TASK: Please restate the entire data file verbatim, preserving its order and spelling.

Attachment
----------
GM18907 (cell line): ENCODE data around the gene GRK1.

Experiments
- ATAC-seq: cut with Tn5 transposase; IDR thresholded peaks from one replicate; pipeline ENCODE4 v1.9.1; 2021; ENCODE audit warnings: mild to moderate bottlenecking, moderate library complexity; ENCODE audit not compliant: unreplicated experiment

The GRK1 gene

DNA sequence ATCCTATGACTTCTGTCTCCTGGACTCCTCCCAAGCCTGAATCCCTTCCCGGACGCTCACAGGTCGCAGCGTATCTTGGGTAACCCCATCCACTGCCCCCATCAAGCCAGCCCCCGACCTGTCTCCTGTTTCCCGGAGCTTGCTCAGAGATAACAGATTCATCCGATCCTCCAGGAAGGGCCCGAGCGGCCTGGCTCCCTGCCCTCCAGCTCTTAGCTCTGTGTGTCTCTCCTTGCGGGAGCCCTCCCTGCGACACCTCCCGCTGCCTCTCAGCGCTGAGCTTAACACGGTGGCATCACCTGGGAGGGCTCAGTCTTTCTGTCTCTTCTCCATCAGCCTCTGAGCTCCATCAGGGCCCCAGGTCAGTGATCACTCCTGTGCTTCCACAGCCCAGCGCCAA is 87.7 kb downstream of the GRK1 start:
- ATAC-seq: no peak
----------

GM18907 (cell line): ENCODE data around the gene GRK1.

Experiments
- ATAC-seq: cut with Tn5 transposase; IDR thresholded peaks from one replicate; pipeline ENCODE4 v1.9.1; 2021; ENCODE audit warnings: mild to moderate bottlenecking, moderate library complexity; ENCODE audit not compliant: unreplicated experiment

The GRK1 gene

DNA sequence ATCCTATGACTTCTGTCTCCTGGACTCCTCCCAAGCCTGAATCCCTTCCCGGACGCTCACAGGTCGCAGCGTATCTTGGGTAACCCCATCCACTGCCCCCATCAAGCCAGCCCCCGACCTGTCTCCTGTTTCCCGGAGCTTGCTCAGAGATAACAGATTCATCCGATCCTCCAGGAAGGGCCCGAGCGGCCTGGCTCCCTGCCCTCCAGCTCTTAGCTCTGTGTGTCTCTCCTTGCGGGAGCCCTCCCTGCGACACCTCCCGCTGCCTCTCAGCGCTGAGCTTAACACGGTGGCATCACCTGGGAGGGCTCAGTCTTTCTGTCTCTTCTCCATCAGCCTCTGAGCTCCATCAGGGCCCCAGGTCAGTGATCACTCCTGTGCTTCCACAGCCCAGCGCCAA is 87.7 kb downstream of the GRK1 start:
- ATAC-seq: no peak